Rui Hachimura: 5 Fast Facts You Need to Know

Rui Hachimura grew up in Sendai, Japan, and has become a key player for Gonzaga. It was the perfect landing spot for the Japanese forward given Mark Few’s ability to attract players from all over the world.

“I like that this program has teammates and coaches who are like family,” Hachimura told The Gonzaga Bulletin. “I knew there were a lot of international players playing here and they know the process of developing international players.”

Hachimura left behind his younger brothers and two sisters along with his parents in order to follow his hoop dreams. All indications are the NBA awaits whenever Hachimura’s days at Gonzaga are over. It would be a historic moment for Japan given only a handful of Japanese players have made it to the NBA.

Learn more about Hachimura and his family.

1. Hachimura’s Dad Is From Benin & His Mom Is From Japan

rui hachimura, parents, nationality, family, nba draft

GettyRui Hachimura has been an integral part of the Gonzaga team.

According to the Japan Times, Hachimura’s father is from Benin, a country in West Africa, and his mother is from Japan. The Japan Times notes Hachimura and some of the other top Japanese athletes are opening doors for other multiracial athletes to be celebrated.

Simply, the number of international marriages between Japanese and foreign nationals have increased, and that’s one of the biggest reasons for the rise of the biracial athletes…So the presence of foreign nationals and multiracial people isn’t such a rarity as contemporary Japanese society has become gradually more open. This holds true in the sporting world as well, as biracial athletes are treated just like the others these days.

2. Hachimura Is Just the Fifth Japanese-Born Player to Play Division I Men’s Basketball

Hachimura understands there are a lot of Japanese fans rooting for him to succeed in the States. He spoke with Fox Sports about playing for his home country.

“I want to show the Japanese people they can play in America,” Hachimura told Fox Sports. “It’s good for us.”

Kyodo News America reporter Akiko Yamawaki spoke with Fox Sports about the high expectations that follow Hachimura.

“I think a lot of Japanese people expect him to be in the NBA one day,” Yamawaki told Fox Sports. “That makes a lot of Japanese basketball fans excited, because you don’t [usually see] a Japanese player that can run and jump high like him and dunk like an American player. It’s kind of a different expectation for him from Japanese people.”

3. Hachimura Is Projected to Be a 1st Round NBA Draft Pick in 2019

Hachimura is still a work-in-progress, but the Gonzaga forward has a lot of the characteristics that NBA teams look for. He is long and athletic, but is still getting a feel for the game. After averaging just 4.6 minutes his freshman season, Hachimura has become an integral part of the 2017-18 Gonzaga squad. He is averaging 11.4 points and 4.6 rebounds in just over 20 minutes each game.

If Hachimura opts to come back to school for another season, Hachimura solidly projects to be an NBA first round pick in 2019. ESPN draft analyst Jonathan Givony predicts Hachimura to be a lottery pick going No. 12 in his 2019 NBA Mock Draft.

4. Hachimura Would Only Be the 2nd Japanese-Born Player to Play in the NBA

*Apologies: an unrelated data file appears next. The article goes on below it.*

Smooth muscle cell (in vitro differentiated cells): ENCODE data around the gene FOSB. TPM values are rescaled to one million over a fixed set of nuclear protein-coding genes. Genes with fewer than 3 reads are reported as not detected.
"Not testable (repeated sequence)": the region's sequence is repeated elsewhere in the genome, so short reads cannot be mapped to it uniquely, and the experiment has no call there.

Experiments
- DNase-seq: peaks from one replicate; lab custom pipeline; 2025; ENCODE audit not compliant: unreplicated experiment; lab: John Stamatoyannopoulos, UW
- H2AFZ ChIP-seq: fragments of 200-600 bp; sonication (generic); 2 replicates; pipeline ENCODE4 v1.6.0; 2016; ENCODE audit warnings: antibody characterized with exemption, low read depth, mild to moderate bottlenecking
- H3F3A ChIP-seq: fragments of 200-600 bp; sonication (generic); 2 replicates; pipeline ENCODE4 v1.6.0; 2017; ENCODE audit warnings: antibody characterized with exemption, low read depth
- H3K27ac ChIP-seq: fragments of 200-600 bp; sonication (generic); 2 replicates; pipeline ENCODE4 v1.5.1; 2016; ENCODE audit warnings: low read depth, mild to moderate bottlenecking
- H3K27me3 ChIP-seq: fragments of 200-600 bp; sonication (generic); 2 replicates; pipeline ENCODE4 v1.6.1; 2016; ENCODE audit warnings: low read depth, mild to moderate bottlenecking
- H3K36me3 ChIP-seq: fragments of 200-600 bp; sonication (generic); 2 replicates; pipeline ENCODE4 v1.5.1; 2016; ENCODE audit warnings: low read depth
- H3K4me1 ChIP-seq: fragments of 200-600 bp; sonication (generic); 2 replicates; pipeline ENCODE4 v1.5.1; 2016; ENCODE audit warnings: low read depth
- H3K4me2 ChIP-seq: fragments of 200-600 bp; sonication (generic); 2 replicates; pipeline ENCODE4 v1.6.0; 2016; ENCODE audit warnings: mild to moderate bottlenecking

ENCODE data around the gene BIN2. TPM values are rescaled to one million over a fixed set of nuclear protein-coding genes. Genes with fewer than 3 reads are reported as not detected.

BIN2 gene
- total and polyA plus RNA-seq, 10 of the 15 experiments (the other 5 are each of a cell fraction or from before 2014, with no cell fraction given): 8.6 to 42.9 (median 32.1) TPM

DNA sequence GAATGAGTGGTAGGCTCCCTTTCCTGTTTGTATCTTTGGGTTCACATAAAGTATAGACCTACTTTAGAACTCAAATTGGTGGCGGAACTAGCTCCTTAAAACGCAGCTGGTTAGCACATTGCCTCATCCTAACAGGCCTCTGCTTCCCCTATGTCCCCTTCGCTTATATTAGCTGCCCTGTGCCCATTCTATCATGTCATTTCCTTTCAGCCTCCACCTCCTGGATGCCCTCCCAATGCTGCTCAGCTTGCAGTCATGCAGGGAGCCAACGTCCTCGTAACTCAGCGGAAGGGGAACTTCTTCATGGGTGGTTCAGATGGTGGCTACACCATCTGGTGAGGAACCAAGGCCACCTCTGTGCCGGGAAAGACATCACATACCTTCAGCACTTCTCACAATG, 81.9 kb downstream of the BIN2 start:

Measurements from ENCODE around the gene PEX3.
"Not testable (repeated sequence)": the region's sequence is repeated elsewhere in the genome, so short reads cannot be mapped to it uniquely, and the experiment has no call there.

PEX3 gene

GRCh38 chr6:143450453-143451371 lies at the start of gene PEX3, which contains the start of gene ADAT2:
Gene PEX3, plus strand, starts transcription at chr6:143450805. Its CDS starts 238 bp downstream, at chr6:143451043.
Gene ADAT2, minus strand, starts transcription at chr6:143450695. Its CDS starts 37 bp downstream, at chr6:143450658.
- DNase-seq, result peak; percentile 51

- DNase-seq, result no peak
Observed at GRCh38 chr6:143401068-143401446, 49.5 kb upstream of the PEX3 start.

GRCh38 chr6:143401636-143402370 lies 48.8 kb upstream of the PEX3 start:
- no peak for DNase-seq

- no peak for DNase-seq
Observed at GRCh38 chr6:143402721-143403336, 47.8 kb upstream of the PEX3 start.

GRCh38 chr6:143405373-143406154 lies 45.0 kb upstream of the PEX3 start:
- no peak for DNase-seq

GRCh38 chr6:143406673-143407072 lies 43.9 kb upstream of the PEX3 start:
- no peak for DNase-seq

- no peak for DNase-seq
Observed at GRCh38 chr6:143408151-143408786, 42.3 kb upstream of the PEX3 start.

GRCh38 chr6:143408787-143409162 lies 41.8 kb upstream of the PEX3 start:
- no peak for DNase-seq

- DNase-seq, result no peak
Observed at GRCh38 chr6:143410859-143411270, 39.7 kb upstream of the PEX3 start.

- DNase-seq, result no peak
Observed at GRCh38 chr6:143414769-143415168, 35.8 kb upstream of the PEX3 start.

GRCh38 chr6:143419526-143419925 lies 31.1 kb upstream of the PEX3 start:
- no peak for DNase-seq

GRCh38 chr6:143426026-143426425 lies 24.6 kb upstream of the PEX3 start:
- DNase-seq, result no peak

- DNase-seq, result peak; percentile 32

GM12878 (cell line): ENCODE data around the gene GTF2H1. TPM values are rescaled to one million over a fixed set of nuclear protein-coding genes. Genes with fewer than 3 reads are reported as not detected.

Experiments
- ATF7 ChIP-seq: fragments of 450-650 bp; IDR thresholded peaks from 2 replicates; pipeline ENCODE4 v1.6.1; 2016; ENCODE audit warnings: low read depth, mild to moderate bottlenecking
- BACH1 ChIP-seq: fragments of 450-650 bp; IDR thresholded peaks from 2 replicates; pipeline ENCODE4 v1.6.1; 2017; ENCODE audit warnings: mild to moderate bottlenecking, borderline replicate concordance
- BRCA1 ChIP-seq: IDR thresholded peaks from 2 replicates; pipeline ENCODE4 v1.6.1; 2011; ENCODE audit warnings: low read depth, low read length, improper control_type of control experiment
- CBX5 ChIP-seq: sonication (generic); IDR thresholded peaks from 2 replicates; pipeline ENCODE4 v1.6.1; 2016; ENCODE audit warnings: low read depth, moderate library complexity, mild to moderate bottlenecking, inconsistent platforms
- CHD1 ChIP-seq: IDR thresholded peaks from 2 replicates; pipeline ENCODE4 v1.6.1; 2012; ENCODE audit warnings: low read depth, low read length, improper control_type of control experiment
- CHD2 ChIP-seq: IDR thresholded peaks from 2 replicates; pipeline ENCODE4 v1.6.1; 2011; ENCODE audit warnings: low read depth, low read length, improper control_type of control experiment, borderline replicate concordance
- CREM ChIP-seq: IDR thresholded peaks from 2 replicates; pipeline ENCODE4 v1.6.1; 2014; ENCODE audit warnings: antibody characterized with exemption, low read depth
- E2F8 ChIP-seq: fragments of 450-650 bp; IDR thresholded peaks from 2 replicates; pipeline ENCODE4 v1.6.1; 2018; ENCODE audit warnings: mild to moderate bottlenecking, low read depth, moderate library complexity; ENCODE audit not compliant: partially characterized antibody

If all goes as planned, Hachimura looks like he will eventually head to the NBA, which would be a historic moment for Japan. According to Complex, Hachimura would only be the second Japanese-born player to play in the NBA. Yuta Tabuse was the first and only Japanese-born player to play in the NBA. Tabuse played four games for the Suns, but was cut three months after joining the team.

There have been several Japanese-American NBA players. In 1947, Japanese-American Wataru Misaka broke the color barrier in the NBA during the same year Jackie Robinson did so in baseball. Misaka played in three games averaging 2.3 points. Complex detailed his stint with the Knicks.

The same year that Jackie Robinson broke the color barrier in baseball, Wataru Misaka became the first non-caucasian to play in the NBA. A staff sergeant during WWII, Misaka faced discrimination for his Japanese ethnicity during the war with Japan. After he was discharged, he finished his collegiate playing career at the University of Utah, and was selected by the Knicks in the 1947 Draft.

Misaka’s run in the NBA was short lived—he was cut after scoring seven points in three games, and never receieved a full explaination as to why. Critical observers might point to his race, but Misaka thought it was for a basketball reason: The Knicks had too many guards on the roster, and coming in at 5’7″ and 150 lbs, Misaka wasn’t exactly a physical specimen full of long-term potential.

Three years later the first African-American was signed, and it would be 40 years before another Asian player would play in the NBA.

5. Hachimura Learned to Speak English After Enrolling at Gonzaga

Hachimura had to learn English in addition to the typical transition of becoming a college student, and learning a new basketball system. The Gonzaga forward is continuing to learn the language, but has made strides in his second year with the team.

“I was the guy who didn’t speak anything last year, but they were already trying to help me with speaking English or anything I did,” Hachimura told The Gonzaga Bulletin. “That was so fun and very helpful for everything, on the court or off the court.”

Gonzaga assistant coach Tommy Lloyd explained to The Gonzaga Bulletin all Hachimura has overcome to be playing at such a high level.

“When we first brought Rui here, I reminded people that this guy probably has more obstacles and further to go than any guy we’ve ever brought in here,” Lloyd told The Gonzaga Bulletin. “And he’s passed it with flying colors.”

Source: Heavy Sports